Tablets in the sub-15k category have been attracting a lot of attention in the recent past with Zync pricing its ICS tablet at 9,000. Micromax has its Funbook and in the midst of all these brands, there’s an Ainol Novo 7 Paladin with its super affordable tag. Can Intex's new muse, the iTab, tip the scales, though? Let’s find out.
Design and Build Quality
The iTab comes in a complete black outfit; the front has a matte steel finish with a silver lining between the bezel and the screen, giving the tablet a sophisticated look. The back though is a fingerprint magnet due to the glossy finish. We’d have loved a similar matte finish at the back. The 8-inch screen size makes it stand out in a crowd of 7-inch low budget tablets currently in the market. Let’s take a quick tour of the device.
The front camera and buttons
The front consists of the large 8-inch (800 x 600 pixels) capacitive touchscreen with a G-sensor. There’s also a VGA camera on the top right, along with a rather unwanted icon of a tower depicting the tablet's Wi-Fi capabilities. All the connectivity options are located on the right. There’s a USB slot, microSD card slot, mini USB, 3.5mm headphone jack, power slot, microHDMI, Reset slot, microphone and power ON button – all on that one side. The volume rocker keys and back and menu button are located on the top, while the speaker is located at the back.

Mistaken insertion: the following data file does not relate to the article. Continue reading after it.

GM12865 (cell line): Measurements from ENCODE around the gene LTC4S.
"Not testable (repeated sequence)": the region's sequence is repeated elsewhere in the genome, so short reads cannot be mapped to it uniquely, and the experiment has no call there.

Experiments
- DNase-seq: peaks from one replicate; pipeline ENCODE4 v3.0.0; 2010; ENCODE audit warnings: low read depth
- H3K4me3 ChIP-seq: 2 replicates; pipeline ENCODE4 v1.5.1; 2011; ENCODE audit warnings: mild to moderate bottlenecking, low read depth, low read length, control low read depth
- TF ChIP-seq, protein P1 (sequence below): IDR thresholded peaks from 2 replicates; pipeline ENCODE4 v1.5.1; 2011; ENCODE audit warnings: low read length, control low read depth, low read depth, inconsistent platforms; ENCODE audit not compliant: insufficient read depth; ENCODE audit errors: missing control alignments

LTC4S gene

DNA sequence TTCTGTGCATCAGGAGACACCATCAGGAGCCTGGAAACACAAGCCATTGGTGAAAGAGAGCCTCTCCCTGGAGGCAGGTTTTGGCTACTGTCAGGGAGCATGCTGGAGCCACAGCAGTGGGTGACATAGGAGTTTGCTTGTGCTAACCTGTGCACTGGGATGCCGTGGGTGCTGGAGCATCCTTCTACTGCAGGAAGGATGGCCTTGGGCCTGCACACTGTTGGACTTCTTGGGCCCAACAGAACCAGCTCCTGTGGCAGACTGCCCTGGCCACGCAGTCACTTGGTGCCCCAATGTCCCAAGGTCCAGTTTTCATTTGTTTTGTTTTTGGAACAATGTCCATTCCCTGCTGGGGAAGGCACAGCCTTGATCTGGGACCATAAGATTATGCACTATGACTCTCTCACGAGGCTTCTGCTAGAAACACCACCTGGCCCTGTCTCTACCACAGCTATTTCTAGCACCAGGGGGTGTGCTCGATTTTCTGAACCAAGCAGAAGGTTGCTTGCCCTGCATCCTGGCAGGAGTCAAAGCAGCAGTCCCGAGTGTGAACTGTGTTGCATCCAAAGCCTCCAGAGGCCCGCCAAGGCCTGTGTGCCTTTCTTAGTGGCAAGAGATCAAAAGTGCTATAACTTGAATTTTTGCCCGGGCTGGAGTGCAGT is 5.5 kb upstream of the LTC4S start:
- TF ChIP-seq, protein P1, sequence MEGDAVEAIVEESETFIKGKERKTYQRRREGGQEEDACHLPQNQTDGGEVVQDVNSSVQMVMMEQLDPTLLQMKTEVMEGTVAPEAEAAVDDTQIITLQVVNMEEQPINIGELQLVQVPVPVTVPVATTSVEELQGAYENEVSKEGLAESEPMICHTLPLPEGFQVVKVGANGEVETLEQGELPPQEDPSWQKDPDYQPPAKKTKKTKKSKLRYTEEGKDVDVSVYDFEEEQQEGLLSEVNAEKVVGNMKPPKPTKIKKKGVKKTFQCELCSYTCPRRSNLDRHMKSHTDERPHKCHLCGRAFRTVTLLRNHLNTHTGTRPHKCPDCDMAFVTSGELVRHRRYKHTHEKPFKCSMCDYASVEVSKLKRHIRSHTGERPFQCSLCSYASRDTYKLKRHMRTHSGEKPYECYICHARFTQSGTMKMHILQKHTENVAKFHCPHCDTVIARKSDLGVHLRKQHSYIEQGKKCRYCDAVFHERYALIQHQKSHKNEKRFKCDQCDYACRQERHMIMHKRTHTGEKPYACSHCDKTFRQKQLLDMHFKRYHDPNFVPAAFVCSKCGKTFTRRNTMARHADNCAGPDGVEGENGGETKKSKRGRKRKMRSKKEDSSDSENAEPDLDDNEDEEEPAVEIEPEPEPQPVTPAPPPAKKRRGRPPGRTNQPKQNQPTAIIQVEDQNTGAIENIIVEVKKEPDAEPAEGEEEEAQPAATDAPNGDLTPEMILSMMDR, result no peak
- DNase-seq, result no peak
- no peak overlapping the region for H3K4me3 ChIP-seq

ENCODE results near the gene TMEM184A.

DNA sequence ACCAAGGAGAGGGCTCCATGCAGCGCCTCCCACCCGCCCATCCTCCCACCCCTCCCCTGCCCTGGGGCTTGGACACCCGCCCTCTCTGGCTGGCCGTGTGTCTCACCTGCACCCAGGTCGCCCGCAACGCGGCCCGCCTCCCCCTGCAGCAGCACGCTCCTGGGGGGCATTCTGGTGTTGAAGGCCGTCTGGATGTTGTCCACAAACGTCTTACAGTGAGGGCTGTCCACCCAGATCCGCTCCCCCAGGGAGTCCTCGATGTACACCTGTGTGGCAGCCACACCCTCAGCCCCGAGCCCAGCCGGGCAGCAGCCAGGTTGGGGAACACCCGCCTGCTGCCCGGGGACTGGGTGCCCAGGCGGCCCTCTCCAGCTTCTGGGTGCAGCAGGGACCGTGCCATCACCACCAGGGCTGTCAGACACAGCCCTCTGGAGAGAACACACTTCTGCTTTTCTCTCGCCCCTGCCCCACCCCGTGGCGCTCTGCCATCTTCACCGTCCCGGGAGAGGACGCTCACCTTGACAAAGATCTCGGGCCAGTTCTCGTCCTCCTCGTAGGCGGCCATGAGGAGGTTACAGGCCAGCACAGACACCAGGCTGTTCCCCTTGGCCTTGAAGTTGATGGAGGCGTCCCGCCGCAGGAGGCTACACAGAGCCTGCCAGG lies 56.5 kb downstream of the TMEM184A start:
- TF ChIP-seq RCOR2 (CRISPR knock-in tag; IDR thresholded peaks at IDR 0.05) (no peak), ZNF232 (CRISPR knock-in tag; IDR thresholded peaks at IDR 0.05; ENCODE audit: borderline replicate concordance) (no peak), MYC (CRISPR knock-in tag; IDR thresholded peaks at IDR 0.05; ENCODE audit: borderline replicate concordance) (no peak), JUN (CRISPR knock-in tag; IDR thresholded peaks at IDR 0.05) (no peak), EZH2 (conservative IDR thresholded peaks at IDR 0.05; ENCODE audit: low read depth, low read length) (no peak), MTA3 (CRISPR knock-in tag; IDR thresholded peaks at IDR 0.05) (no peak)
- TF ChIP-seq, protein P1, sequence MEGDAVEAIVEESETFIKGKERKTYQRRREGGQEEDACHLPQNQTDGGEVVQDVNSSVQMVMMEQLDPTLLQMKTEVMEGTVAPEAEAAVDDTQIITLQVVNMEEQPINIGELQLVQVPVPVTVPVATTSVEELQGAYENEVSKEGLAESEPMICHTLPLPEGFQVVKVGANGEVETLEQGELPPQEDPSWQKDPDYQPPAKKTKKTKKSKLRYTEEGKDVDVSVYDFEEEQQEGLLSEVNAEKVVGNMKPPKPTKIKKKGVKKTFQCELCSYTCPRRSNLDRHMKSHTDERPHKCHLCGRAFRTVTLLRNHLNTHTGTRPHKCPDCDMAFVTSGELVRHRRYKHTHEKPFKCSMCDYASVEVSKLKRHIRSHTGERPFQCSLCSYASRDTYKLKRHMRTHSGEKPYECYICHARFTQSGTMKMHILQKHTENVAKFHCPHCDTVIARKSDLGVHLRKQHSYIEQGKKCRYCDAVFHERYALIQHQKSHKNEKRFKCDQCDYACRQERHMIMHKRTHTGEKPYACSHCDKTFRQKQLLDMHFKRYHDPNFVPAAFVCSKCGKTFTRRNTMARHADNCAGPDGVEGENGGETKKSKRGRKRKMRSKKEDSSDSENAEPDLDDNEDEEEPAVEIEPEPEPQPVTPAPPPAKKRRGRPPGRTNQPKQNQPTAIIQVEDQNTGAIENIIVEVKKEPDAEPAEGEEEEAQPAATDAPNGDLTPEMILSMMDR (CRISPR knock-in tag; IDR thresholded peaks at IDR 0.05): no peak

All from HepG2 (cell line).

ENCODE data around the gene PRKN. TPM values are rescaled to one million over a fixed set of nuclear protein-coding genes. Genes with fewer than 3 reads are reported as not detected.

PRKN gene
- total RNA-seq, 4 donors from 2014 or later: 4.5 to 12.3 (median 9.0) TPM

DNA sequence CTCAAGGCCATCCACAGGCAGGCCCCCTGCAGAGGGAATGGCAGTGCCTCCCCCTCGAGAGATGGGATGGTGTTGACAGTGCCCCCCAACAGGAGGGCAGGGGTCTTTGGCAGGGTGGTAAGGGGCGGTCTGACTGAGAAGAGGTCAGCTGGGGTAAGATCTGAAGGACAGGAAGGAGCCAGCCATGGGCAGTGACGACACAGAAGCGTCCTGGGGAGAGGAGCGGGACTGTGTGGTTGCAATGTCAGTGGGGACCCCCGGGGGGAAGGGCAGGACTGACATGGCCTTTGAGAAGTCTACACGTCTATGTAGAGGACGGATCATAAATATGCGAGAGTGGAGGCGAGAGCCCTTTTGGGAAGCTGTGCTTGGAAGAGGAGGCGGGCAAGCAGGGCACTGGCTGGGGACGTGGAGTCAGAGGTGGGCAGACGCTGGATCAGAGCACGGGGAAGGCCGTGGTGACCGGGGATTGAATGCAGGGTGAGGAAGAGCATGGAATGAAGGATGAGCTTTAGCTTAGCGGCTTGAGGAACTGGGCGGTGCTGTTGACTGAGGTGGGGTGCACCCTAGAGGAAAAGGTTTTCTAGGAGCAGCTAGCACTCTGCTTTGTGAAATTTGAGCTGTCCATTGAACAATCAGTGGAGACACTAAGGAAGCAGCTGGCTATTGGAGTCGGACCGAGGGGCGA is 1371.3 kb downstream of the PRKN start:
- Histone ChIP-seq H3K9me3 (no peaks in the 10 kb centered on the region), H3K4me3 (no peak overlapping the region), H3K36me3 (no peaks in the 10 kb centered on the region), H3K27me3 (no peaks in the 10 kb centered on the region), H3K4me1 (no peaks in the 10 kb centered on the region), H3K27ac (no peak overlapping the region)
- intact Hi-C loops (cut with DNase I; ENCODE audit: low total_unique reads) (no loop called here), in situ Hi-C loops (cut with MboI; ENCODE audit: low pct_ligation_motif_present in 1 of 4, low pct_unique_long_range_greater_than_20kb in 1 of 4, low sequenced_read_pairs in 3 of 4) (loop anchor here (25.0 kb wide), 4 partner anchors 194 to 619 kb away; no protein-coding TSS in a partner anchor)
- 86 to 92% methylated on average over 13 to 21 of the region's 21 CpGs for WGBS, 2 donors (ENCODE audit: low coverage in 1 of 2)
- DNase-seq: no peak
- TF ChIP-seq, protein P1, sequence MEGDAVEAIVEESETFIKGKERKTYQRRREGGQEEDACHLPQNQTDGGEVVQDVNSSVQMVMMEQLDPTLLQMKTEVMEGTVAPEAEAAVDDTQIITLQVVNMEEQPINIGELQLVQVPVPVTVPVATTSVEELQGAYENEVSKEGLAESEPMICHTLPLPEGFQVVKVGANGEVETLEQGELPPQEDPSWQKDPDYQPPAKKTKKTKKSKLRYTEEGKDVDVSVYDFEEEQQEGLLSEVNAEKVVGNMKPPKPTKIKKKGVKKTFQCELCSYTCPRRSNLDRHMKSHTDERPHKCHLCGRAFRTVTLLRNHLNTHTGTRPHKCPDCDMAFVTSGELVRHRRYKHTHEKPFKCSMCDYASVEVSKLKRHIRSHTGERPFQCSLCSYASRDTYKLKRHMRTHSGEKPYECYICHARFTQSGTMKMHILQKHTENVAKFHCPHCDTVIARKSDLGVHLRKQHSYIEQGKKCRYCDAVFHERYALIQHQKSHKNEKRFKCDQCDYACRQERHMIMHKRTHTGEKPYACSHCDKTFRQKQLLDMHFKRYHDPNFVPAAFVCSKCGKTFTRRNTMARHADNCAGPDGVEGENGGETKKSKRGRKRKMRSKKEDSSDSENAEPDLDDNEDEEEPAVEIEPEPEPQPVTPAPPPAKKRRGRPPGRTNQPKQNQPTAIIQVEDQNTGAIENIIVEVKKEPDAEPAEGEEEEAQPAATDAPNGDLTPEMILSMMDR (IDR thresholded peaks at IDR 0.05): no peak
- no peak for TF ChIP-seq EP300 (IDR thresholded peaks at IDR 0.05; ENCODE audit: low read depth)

Owing to the fact that it's an 8 incher and not the usual run of the mill 7-inch tablet, the form factor deserves a special mention. It’s easy to hold the tablet in both, portrait and landscape orientations, as there’s equal weight distribution. The uniform bezel on all sides is another plus, as we saw with the Funbook that uneven bezel widths don’t really contribute to the tablet’s looks. At 457 grams, it’s not the lightest tablet in the market, but with this form factor and ergonomics, we’re definitely not complaining.
The iTab is predominantly made up of plastic, but we didn’t observe any creaking parts even with a substantial amount of pressure applied. The screen itself does catch a lot of fingerprints, but that’s unavoidable. With the iTab, Intex has managed to conjure up quite a looker of a tablet.
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